Abbreviated Injury Scale

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The Abbreviated Injury Scale (AIS) is an anatomical-based coding system created by the Association for the Advancement of Automotive Medicine to classify and describe the severity of specific individual injuries.[1][2][3] It represents the threat to life associated with the injury rather than the comprehensive assessment of the severity of the injury.[4] AIS is one of the most common anatomic scales for traumatic injuries.[5] The first version of the scale was published in 1969[6] with major updates in 1976, 1980, 1985, 1990, 1998, 2005, and 2008.[7]

Scale[edit]

The score describes three things of the injury using 7 numbers written as 12(34)(56).7[4]

  • Type
  • Location
  • Severity

Each number signifies

  • 1- body region
  • 2- type of anatomical structure
  • 3,4- specific anatomical structure
  • 5,6- level
  • 7- Severity of score
1. Body region
AIS Code Region
1 Head
2 Face
3 Neck
4 Thorax
5 Abdomen
6 Spine
7 Upper Extremity
8 Lower Extremity
9 Unspecified
2. Type of Anatomic Structure
AIS Code Region
1 Whole Area
2 Vessels
3 Nerves
4 Organs (inc. muscles/ligaments)
5 Skeletal (inc. joints)
6 Loss of Consciousness (head only)
3/4 Specific Anatomic Structure }-
Whole Area
AIS Code Region
02 Skin Abrasion
04 Contusion
06 Laceration
08 Avulsion
10 Amputation
20 Burn
30 Crush
40 Degloving
50 Injury - NFS
60 Penetrating
Head - Loss of Consciousness (LOC)
02 Length of loss of consciousness
04-08 Level of consciousness
10 Concussion
Spine
02 Cervical
04 Thoracic
06 Lumbar
Vessels, Nerves, Organs, Bones, Joints
02 Vessels
04 Nerves
06 Organs
08 Bones
10 Joints
5/6 Level }-
Specific Injuries are assigned consecutive two-digit numbers beginning with 02

Fractures, rupture, laceration, etc.

Severity[edit]

Abbreviated Injury Score-Code is on a scale of one to six, one being a minor injury and six being maximal (currently untreatable).[1] An AIS-Code of 6 is not the arbitrary code for a deceased patient or fatal injury, but the code for injuries specifically assigned an AIS 6 severity.[1] An AIS-Code of 9 is used to describe injuries for which not enough information is available for more detailed coding, e.g. crush injury to the head.

The AIS scale is a measurement tool for single injuries. A universally accepted injury aggregation function has not yet been proposed, though the injury severity score and its derivatives are better aggregators for use in clinical settings.[1][5] In other settings such as automotive design and occupant protection, MAIS is a useful tool for the comparison of specific injuries and their relative severity and the changes in those frequencies that may result from evolving motor vehicle design.[1]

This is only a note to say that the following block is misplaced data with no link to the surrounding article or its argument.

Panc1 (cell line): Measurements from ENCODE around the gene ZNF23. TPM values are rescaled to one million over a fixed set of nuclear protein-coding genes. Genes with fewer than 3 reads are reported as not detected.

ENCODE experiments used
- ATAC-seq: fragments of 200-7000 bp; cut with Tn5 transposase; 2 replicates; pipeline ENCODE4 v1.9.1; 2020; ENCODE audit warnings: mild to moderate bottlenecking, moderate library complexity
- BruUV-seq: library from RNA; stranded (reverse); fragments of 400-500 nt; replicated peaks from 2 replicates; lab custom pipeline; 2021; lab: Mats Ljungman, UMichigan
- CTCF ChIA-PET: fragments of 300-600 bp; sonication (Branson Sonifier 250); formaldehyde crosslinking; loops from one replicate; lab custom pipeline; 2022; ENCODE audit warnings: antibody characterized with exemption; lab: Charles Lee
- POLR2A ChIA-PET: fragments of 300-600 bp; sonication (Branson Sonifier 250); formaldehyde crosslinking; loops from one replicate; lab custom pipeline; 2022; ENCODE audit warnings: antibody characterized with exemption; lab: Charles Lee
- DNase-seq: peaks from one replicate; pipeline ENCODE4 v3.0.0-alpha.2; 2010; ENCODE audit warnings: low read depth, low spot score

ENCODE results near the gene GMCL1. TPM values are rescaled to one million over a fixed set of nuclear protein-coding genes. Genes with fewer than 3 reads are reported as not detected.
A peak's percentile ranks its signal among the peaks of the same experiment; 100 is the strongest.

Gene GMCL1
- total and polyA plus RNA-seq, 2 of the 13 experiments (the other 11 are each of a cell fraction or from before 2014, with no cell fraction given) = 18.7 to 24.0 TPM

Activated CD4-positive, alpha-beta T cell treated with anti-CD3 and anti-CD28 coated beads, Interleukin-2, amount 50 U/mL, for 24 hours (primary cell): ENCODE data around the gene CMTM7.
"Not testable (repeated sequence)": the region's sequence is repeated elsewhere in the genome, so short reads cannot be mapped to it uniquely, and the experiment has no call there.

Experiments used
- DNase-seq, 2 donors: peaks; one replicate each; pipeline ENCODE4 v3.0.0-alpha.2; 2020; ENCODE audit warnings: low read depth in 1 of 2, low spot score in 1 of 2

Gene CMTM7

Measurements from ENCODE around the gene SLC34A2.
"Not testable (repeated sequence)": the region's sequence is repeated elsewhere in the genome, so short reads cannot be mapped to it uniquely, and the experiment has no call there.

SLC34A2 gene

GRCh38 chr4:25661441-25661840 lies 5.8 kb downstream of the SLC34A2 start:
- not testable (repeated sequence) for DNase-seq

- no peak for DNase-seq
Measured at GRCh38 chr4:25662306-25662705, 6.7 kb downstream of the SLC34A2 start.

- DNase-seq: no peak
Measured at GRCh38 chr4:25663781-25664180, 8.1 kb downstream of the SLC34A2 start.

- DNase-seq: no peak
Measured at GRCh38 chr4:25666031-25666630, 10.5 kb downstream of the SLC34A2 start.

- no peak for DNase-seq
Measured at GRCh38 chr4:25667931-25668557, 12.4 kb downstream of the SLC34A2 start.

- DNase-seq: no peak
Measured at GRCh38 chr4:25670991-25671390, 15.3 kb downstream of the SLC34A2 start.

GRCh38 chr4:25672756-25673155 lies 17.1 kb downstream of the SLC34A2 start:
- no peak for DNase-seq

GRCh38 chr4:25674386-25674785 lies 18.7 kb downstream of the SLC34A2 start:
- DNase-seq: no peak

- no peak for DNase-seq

Abbreviated injury Score
AIS-Code Injury Example AIS % prob. of death
1 Minor superficial laceration 0
2 Moderate fractured sternum 1 – 2
3 Serious open fracture of humerus 8 – 10
4 Severe perforated trachea 5 – 50
5 Critical ruptured liver with tissue loss 5 - 50
6 Maximum total severance of aorta 100
9 Not further specified (NFS)

See also[edit]

External links[edit]

References[edit]

  1. ^ a b c d e Thomas A. Gennarelli, Elaine Wodzin (Hrsg.): The Abbreviated Injury Scale 2005. Update 2008. American Association for Automotive Medicine (AAAM), Des Plaines, IL 2008.
  2. ^ Lesko MM, Woodford M, White L, O'Brien SJ, Childs C, Lecky FE (2010). "Using Abbreviated Injury Scale (AIS) codes to classify Computed Tomography (CT) features in the Marshall System". BMC Med Res Methodol 10: 72. doi:10.1186/1471-2288-10-72. PMC 2927606. PMID 20691038. 
  3. ^ "TRAUMA.ORG: Abbreviated Injury Scale". Archived from the original on 6 January 2011. Retrieved 2011-01-23. 
  4. ^ a b Abbreviated injury scale. University of Chicago: American Association for Automotive Medicine. 1985. p. 80. 
  5. ^ a b Andrew B., MD Peitzman; Andrew B. Peitzman; Michael, MD Sabom; Donald M., MD Yearly; Timothy C., MD Fabian (2002). The Trauma Manual. Hagerstwon, MD: Lippincott Williams & Wilkins. pp. 29–30. ISBN 0-7817-2641-7. 
  6. ^ John D. States: The Abbreviated and the Comprehensive Research Injury Scales. In: STAPP Car Crash Journal. 13, Society of Automotive Engineers, Inc., New York 1969, ISSN 1532-8546, S. 282–294, LCCN 67-22372.
  7. ^ "AAAM's Abbreviated Injury Scale". Association for the Advancement of Automotive Medicine. Retrieved 2014-03-27.